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Atlas Technologies, LLC v. Levine

United States District Court, E.D. Michigan, Southern Division

July 26, 2017


          David M. Lawson Honorable.


          DAVID M. LAWSON United States District Judge.

         Plaintiff Atlas Technologies, LLC, a company that has designed and built press room automation equipment for over 50 years, has sued two of its former officers for misappropriation of funds, fraud, and self-dealing. The second amended complaint lists fourteen counts, all of which the defendants say must be dismissed. They base their arguments mainly on a 2011 LLC agreement, which is not attached to the pleadings and is only referenced in the second amended complaint in passing. The defendants also rely on Delaware law in several of their arguments, which they say applies because Atlas is a company formed under the laws of that state. However, Michigan law governs the tort claims, and the 2011 LLC agreement is not central to the plaintiff's claims and does not provide a basis for assessing the viability of the pleaded claims. Except for one fraud count and one statutory count, the second amended complaint pleads claims for which relief can be granted. Therefore, the Court will grant in part and deny in part the defendants' motion to dismiss.


         The defendants are Jesse Levine, Atlas's former chief executive officer and chief financial officer; Julius Levine, its former chief operating officer; and the Julius S. Levine Revocable Trust (Levine Trust). Plaintiff Atlas is a limited liability company whose affairs are managed by a board of managers. The plaintiff alleges in its second amended complaint that Jesse became chief executive officer of Atlas in January 2012. He also was a member of the board. It is not clear when he first became affiliated with the company, or when he assumed the duties of chief financial officer. Jesse hired his father, Julius and gave him the title of chief operating officer, on September 17, 2012.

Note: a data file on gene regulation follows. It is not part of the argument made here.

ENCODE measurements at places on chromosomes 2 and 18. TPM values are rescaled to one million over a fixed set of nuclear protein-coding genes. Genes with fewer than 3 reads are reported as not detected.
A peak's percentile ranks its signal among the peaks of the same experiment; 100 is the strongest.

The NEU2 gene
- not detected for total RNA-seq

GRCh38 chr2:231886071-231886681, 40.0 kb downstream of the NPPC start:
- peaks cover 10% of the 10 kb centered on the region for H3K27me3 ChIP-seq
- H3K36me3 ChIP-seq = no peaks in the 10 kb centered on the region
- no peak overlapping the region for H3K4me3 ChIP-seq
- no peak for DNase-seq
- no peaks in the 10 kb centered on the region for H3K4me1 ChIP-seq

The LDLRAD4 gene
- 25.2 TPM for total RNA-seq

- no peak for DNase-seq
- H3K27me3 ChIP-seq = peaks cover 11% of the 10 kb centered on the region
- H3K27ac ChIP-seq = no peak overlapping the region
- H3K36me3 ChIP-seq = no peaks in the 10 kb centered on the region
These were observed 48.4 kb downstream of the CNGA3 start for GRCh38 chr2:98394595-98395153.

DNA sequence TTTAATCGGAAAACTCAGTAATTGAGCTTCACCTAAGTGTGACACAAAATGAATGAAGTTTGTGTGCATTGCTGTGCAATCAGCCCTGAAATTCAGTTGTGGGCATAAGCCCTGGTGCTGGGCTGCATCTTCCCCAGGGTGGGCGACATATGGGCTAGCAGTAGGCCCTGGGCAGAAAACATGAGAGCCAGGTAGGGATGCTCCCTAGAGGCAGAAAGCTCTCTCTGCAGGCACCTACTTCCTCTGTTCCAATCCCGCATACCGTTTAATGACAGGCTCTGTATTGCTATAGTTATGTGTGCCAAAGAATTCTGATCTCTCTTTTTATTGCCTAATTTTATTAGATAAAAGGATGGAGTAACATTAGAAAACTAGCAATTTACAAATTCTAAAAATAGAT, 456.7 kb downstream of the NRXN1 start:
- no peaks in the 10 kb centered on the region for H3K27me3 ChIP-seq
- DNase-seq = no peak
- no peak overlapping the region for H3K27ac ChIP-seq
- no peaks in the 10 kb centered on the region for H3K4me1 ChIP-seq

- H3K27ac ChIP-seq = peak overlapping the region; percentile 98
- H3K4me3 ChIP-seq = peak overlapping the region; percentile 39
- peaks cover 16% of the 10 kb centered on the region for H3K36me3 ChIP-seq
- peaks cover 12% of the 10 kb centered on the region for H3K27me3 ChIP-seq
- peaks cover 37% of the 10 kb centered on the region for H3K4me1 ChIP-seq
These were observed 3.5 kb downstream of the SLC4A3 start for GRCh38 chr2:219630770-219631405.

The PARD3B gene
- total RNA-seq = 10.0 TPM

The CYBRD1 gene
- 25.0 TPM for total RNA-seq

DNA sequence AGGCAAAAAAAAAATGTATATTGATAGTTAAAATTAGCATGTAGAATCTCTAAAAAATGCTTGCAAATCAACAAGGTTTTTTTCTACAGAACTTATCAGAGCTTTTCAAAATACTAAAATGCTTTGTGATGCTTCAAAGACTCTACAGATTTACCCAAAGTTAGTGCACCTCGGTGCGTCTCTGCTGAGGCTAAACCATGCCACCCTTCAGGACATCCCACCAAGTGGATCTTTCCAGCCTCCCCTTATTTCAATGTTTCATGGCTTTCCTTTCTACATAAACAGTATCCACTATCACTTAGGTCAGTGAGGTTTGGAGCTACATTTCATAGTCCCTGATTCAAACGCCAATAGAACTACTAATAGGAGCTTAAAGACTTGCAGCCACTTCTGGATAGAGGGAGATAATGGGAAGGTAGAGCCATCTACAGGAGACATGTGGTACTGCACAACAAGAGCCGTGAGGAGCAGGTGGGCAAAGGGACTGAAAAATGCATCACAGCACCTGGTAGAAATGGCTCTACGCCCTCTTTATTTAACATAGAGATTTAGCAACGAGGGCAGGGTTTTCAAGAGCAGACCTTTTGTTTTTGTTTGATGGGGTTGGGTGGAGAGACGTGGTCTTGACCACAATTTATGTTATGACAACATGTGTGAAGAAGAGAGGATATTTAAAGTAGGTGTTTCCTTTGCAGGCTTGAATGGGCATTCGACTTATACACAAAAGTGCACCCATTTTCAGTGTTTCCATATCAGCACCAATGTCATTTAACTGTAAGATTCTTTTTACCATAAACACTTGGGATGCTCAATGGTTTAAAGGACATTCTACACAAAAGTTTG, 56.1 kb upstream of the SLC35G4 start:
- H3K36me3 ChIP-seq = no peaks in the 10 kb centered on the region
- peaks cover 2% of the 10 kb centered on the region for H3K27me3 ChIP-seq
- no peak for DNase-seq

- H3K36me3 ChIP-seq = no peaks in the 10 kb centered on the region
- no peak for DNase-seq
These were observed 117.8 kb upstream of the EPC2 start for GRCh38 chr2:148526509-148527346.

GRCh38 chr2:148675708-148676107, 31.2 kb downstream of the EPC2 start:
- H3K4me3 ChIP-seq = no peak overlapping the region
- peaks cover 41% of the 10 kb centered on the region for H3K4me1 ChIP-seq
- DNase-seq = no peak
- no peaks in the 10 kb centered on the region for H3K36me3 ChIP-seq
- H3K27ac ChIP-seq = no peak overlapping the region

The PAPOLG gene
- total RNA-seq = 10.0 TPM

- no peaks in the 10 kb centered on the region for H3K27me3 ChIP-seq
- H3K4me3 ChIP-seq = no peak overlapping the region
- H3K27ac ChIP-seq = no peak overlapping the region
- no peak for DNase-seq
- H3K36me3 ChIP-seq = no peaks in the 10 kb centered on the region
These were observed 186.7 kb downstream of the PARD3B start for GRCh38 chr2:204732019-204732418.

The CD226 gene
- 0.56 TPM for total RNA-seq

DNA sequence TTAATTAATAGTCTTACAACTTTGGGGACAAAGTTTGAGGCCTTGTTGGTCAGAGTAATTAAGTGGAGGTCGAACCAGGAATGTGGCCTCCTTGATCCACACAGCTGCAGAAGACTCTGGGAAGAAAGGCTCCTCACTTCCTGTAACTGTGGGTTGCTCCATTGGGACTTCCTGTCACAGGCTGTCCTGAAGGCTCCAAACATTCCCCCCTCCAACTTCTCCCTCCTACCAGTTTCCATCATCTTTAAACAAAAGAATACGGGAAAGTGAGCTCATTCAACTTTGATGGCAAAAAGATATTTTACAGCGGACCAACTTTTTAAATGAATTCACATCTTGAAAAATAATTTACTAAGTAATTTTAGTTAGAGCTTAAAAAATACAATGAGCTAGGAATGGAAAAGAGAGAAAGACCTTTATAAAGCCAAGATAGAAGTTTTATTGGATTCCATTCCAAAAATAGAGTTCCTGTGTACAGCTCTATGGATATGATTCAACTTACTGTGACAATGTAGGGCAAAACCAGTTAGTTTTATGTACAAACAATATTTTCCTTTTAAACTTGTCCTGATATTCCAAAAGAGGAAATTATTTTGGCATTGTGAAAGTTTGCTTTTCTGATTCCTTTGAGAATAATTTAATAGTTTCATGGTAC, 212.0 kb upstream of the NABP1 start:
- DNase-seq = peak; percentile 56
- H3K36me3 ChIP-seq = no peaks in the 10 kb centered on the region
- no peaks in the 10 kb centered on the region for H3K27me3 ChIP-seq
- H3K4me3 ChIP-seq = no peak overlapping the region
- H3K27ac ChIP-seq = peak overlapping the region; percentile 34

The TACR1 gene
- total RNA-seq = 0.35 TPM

Atlas says that it began experiencing financial difficulties in 2011. It alleges that Jesse exploited the situation to “obtain unchecked power and control” over the company. To do so, Atlas believes that Jesse, along with his father, breached their fiduciary duties, and violated Atlas's “Declaration of Business Principles, ” which they signed. One of the tenets of that “Principles Contract” was that officers cannot personally profit from business transactions “as a result of their official position.” Another is that outside business activities that might compete with Atlas's interests were prohibited. And another was to “avoid having financial interests in any firm doing business with or seeking to do business with the corporation, which might result in a conflict of interest.” Finally, the Principles Contract prohibited outside employment that might conflict with Atlas's interests.

         The plaintiff alleges that the Levines violated the Principles Contract from the start, although Atlas did not learn of the misdeeds until March 16, 2016. The Levines operated and had interests in various non-Atlas related entities, including sales of automated parking garages and various real estate holdings (which we call their Unrelated Entities). Atlas contends that the defendants perpetrated a campaign to fraudulently and illegally misappropriate and convert funds from Atlas to use for their benefit, and for the benefit of their Unrelated Entities.

         Then, in an attempt to cover the defendants' improper actions, Jesse endeavored to shut down Atlas's major operations by drafting a notice to customers that Atlas would no longer design and build press room automation, and drafting a notice to lay off nearly all of Atlas's employees. His attempt to shut down Atlas apparently was unsuccessful, but it alerted the board to his conduct, and Atlas removed Jesse as CEO of Atlas on March 16, 2016.

         The plaintiff alleges the defendants engaged in the following improper activities:

• They diverted a substantial portion of a lawsuit settlement with General Motors Corporation into a secret bank account, and then transferred those and other company funds from the secret account to an account of the Levine Trust.
• They charged the company a credit fee in exchange for guarantying a line of credit, and continued to charge the company after the loan was repaid.
• They invoiced the company for legal expenses and charges by outside contractors incurred by the Unrelated Entities.